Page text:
ISOs are a type of stock option that qualifies for special tax treatment. Unlike other types of options, you usually don’t have to pay taxes when you exercise (buy) ISOs. Plus, you may be able to pay a lower tax rate if you meet certain requirements. Here’s what you need to know.
The alternative minimum tax (AMT) is a different way of calculating your tax obligation. It’s designed to make sure everyone, especially high earners, pays an appropriate amount of income tax.
If you make more than the AMT exemption amount, you need to calculate both your ordinary income tax and AMT and pay the higher of the two. With AMT, you can’t take as many deductions or other tax breaks, which means your taxable income (when calculating AMT) will likely be higher.
You may be more prone to paying the alternative minimum tax if you:
- Have a high income
- Are married
- Have more than three children
- Live in a state with a high income tax
- Recently exercised (purchased) ISOs and didn’t sell them
What does AMT have to do with exercising stock options?
If you exercise your incentive stock options (ISOs) and don’t sell them in the same year, the spread between the price you paid for the options and what they’re worth when you exercise is counted as income when you calculate AMT.
For example, if you exercise 1,000 shares at $1 each when they’re worth $5 each, you need to add $4,000 to your income when calculating AMT. You can calculate your spread using IRS Form 6251.
If you exercise your shares and sell them in the same year, the spread doesn’t count as AMT income and instead counts as regular income.
How do I calculate AMT?
To calculate your AMT, you first need to figure out your alternative minimum taxable income (AMTI). This includes:
- Your regular income
- Some amounts you can usually subtract for regular tax purposes, such as personal exemptions and some deductions, like the deduction for state and local taxes
- Preference items, like the spread between the price you paid to exercise your ISOs and their market value when you exercised
- And more
Calculating your AMTI can get complicated, so we recommend using tax software and/or talking to a tax professional. If you file a paper tax return, you can calculate your AMTI using IRS Form 6251.
Similar to standard deductions under the regular tax system, you can exempt (subtract) the following amount from your AMTI:
However, these exemptions start to phase out once your AMTI hits a certain threshold:
For every $1 above these thresholds, the exemption is reduced by $0.25. When your AMT income reaches four times the exemption amount plus the phase-out threshold, you are no longer eligible for an exemption.
Once you reach your final AMTI, you can figure out how much your AMT liability is.
If this amount is higher than what you’d have to pay doing your taxes the usual way, you have to pay AMT.
What is an AMT credit?
If you have to pay the alternative minimum tax, you may get an AMT credit, which you can use to reduce your tax obligation in future years.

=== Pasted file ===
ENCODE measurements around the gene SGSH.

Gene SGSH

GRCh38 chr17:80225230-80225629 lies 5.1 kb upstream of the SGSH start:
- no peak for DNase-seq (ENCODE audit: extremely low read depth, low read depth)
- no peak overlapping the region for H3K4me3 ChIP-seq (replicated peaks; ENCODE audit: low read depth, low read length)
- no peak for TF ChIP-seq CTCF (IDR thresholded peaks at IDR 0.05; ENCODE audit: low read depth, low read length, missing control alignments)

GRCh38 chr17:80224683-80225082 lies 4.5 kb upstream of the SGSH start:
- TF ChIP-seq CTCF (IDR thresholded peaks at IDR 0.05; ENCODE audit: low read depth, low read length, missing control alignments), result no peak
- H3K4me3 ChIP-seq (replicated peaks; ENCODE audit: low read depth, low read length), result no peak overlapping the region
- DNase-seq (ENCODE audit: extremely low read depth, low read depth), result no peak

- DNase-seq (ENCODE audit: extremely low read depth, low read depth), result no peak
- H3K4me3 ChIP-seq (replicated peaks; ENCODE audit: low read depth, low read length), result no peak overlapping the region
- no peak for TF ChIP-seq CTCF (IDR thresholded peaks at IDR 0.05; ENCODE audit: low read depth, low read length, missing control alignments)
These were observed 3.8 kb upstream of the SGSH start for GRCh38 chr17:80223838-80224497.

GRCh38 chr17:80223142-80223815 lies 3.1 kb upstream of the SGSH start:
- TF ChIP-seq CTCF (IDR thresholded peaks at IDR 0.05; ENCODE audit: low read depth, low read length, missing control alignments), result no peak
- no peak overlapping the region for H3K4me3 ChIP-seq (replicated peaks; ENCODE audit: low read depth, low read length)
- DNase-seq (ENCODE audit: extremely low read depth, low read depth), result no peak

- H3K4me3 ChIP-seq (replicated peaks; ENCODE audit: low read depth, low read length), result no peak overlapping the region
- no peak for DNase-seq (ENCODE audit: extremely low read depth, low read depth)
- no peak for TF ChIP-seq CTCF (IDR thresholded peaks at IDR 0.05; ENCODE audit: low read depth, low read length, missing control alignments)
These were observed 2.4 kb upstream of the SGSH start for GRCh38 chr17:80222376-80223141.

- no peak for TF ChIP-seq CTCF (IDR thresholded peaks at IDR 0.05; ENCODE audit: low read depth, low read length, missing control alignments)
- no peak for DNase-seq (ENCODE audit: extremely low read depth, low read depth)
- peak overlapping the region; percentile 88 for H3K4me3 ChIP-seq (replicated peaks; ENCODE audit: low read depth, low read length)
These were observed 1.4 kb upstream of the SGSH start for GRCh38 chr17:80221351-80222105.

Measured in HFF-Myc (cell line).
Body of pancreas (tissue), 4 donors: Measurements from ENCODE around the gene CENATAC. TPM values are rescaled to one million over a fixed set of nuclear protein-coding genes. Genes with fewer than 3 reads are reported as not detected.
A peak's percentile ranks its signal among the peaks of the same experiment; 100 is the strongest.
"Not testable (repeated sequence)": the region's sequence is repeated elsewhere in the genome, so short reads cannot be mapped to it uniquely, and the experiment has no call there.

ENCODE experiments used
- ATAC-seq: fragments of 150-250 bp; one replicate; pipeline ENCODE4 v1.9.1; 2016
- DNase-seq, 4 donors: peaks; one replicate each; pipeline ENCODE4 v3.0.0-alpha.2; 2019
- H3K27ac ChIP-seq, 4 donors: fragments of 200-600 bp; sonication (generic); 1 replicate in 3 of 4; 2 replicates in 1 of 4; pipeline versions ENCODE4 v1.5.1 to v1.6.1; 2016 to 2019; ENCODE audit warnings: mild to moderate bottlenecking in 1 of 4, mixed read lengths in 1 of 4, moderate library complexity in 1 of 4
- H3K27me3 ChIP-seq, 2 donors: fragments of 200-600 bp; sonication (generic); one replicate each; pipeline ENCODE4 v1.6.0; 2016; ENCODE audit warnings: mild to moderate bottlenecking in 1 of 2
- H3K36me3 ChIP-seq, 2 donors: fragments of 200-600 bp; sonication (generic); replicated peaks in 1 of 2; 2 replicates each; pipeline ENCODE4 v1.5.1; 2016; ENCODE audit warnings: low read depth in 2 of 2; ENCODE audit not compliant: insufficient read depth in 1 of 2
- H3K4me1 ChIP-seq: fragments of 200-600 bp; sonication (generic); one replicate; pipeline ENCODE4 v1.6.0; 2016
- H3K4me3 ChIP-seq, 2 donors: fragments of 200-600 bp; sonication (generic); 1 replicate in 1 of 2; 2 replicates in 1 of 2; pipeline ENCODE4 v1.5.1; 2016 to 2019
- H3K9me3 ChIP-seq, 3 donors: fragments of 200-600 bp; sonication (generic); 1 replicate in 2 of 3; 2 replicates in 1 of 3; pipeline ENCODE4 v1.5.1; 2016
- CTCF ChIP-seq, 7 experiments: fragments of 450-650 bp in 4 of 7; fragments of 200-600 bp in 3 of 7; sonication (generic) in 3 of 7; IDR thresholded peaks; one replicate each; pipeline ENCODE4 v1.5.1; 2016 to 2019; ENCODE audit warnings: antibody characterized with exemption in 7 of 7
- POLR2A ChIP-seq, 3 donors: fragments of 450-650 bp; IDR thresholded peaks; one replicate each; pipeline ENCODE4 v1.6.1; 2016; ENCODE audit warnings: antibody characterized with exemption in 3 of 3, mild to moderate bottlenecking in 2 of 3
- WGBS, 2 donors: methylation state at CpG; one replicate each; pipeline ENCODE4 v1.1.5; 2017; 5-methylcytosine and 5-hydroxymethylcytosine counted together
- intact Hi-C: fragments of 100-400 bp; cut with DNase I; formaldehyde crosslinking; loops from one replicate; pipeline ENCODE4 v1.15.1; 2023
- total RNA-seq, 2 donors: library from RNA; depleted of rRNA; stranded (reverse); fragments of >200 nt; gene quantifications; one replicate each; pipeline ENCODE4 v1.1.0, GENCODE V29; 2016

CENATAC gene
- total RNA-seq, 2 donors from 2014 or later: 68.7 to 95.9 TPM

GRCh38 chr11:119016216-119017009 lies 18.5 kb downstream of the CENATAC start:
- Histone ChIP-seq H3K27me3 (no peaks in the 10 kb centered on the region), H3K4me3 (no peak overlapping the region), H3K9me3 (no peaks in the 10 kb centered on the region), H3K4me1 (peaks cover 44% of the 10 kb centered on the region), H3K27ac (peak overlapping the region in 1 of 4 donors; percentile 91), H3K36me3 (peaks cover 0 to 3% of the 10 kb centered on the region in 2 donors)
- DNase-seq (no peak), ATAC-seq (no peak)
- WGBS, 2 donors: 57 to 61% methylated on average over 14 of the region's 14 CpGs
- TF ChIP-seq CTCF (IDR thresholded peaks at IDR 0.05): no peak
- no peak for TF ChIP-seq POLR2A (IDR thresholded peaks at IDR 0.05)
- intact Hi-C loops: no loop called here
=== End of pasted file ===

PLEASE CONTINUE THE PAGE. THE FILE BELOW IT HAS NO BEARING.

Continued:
How can I minimize AMT related to my equity award?
If you have questions about how exercising may impact your tax liability, talk to a tax professional—preferably before you exercise. They should be able to tell you how many ISOs you can exercise without triggering AMT and generally advise you on whether/when to exercise and sell.
If you were to sell your shares (that used to be ISOs) in the same year you exercise, you won’t have to include the spread in your AMTI. Just keep in mind that if you do this, you won’t get to take advantage of ISOs’ favorable tax treatment, since you need to hold them for at least a year after exercising to qualify.
If your company allows early exercising (exercising before you vest), you could consider exercising your ISOs right when you’re granted them and filing an 83(b) election within 30 days. This allows you to be taxed on the day you exercise instead of having to wait until your shares vest. If you exercise your ISOs as soon as they’re granted, there usually won’t be a spread you need to add to your AMTI. However, in this circumstance, you’re paying cash now for shares that may be worth less in the future.
You may also adopt other strategies to minimize your AMT obligation, such as lowering your adjusted gross income. Your tax advisor may discuss maxing out contributions to your retirement accounts and increasing your charitable contributions.
DISCLOSURE: This communication is on behalf of eShares Inc., d/b/a Carta Inc. (“Carta”). This communication is for informational purposes only, and contains general information only. Carta is not, by means of this communication, rendering accounting, business, financial, investment, legal, tax, or other professional advice or services. This publication is not a substitute for such professional advice or services nor should it be used as a basis for any decision or action that may affect your business or interests. Before making any decision or taking any action that may affect your business or interests, you should consult a qualified professional advisor. This communication is not intended as a recommendation, offer or solicitation for the purchase or sale of any security. Carta does not assume any liability for reliance on the information provided herein.
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